Buy now, pay later (BNPL) providers should ‘follow the lead of Klarna’ says Which? after the payments network launched the UK’s first credit ‘opt out’ tool.
Against the backdrop of delayed government regulation for BNPL services, Klarna has taken the initiative by empowering consumers to deactivate credit temporarily.
The tool, accessed through the Klarna app’s settings, enables shoppers to block the use of Klarna Pay in 30, Pay in 3 or financing products. Upon deactivating credit, Klarna guides consumers to a dedicated page that provides resources and support for individuals grappling with indebtedness. They can only reactivate credit services by calling Klarna’s customer service.
There are mounting concerns about the ease with which individuals can accumulate unmanageable debts by overspending. UK consumers have racked up £4.9billion in BNPL debt for the first four months of 2023 alone.
Earlier this year, the government provided an update on new rules, originally proposed in 2021, which would bring BNPL players within Financial Conduct Authority (FCA) regulation.
But it could be 2024 before reforms even take place.
In a Twitter thread introducing the new feature, Klarna CEO and co-founder Sebastian Siemiatkowski called on traditional credit providers to follow its lead: “Hey @bcardpayments, @amexuk, @hsbc let’s all agree that consumers should have the tools to switch off from credit if they feel it is not helping their financial goals. We’ve done it. Would love to see you guys follow.”
The launch of the new feature has garnered praise from Rocio Concha, director of policy and advocacy at consumer group Which?, who encourages other BNPL providers to follow suit.
“With an unrelenting cost of living crisis forcing more consumers to use buy now, pay later services, it’s encouraging to see a major provider helping consumers to take more control over whether they’re using credit – and other BNPL providers could follow their lead and provide consumers with more control over their spending.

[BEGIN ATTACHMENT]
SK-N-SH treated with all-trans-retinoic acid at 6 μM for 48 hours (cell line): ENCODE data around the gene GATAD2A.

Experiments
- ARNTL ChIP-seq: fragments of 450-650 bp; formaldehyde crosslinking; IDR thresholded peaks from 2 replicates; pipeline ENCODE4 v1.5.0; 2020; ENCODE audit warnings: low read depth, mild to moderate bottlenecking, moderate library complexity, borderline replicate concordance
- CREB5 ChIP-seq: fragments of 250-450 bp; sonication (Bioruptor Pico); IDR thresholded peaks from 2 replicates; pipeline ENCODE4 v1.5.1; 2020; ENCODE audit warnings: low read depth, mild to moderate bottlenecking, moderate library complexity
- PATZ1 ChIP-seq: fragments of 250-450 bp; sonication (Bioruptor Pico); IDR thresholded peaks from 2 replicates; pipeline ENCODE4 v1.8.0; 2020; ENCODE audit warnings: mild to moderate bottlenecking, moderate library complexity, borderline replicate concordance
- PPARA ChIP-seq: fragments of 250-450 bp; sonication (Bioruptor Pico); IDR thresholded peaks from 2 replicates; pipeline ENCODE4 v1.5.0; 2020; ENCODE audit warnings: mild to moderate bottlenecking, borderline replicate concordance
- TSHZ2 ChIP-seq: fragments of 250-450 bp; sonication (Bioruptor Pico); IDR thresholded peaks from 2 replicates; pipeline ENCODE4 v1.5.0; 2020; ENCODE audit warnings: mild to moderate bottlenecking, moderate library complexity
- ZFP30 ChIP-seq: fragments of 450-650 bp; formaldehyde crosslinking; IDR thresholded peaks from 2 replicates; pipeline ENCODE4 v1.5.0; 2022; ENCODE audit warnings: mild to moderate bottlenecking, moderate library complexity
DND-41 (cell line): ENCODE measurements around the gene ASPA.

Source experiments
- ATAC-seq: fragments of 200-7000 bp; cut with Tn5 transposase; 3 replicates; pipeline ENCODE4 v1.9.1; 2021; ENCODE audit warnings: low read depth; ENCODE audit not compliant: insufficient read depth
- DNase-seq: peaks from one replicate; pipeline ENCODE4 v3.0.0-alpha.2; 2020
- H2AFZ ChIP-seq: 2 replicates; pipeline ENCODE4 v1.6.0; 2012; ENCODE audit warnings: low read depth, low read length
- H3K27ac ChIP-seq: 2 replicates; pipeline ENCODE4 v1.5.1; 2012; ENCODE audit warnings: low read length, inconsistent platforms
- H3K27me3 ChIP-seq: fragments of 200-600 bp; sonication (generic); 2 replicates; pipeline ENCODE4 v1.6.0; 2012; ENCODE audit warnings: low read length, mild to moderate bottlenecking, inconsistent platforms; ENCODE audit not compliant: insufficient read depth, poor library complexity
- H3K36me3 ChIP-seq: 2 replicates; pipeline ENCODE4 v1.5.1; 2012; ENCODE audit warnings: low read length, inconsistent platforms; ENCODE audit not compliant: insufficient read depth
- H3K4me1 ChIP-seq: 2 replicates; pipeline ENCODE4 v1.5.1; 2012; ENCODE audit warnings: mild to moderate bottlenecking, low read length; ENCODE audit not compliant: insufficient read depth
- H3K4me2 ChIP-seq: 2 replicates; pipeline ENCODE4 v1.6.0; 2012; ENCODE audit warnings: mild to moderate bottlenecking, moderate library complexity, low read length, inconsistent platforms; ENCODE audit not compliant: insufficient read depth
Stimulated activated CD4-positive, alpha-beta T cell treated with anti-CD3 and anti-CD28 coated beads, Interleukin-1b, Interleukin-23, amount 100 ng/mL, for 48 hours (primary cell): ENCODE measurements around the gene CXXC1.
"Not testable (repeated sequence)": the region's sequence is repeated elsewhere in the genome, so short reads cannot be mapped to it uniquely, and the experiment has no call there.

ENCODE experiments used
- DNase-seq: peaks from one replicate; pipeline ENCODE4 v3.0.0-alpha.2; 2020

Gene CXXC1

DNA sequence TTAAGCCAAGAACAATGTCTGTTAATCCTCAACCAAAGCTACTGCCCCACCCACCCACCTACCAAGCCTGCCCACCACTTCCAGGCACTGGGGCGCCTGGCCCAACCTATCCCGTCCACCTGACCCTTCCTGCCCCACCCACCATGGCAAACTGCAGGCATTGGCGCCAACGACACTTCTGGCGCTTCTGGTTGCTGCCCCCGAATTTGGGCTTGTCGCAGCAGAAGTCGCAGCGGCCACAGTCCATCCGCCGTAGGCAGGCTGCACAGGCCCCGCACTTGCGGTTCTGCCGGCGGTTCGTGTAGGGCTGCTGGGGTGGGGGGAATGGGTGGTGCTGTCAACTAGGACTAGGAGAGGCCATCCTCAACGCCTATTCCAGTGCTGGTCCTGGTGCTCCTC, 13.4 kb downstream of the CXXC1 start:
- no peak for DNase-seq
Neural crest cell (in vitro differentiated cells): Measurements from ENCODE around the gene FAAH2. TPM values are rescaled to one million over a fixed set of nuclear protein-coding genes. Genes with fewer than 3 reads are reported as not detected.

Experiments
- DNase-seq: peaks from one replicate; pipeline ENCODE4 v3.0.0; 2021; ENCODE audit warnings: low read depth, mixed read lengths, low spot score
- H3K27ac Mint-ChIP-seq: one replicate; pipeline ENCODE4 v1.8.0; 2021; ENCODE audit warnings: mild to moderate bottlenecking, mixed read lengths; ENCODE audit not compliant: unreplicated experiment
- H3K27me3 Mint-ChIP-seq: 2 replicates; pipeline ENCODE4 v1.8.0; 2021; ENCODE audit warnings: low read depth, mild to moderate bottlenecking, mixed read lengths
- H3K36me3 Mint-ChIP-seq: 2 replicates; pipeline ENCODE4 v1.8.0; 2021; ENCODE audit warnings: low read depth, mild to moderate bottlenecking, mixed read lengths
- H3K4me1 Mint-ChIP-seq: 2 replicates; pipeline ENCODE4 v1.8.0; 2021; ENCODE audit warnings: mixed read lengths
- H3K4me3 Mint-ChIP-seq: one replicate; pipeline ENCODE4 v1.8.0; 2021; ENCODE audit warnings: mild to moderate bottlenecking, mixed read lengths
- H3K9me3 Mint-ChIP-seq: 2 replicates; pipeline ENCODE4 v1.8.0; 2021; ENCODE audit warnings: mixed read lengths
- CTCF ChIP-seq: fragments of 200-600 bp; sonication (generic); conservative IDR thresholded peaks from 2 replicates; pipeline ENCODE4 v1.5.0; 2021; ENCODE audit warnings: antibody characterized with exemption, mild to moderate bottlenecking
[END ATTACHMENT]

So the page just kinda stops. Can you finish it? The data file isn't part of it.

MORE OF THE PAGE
“However, while a step forward, Which? research has consistently shown that consumers are too often not provided with the potential pitfalls of using credit to pay for items, and it is only long-awaited government regulation that will properly protect consumers while using these services. That means greater transparency over the risks of missed payments and credit checks before consumers are cleared to use BNPL providers.”
Klarna’s new tool has highlighted the potential of collaboration between industry and government stakeholders in shaping effective consumer protection measures.
Amid the prolonged wait for official regulation, the payment company has even attributed the idea for its credit ‘opt out’ tool to Andrew Griffith MP, UK Economic Secretary to the Treasury.
“Unlike credit card companies, who push you to put all your purchases on credit, we believe that consumers should only use credit when it makes sense for them,” said Siemiatkowski. “That’s why I loved Andrew’s suggestion of a voluntary credit ‘opt out’, so people are in control of their finances.”
Griffith commented: “As this government seeks to protect UK borrowers by bringing forward proportionate regulations for buy now, pay later products, I welcome this initiative which shows how a responsible business can use innovation to help protect vulnerable customers.”
According to Klarna, making ‘pre-decisions’ is a well-established way to manage self-control. It compares it to how people who pre-prepare meals for the week are better at sticking to a healthy diet than those who decide what to eat each time they open the fridge.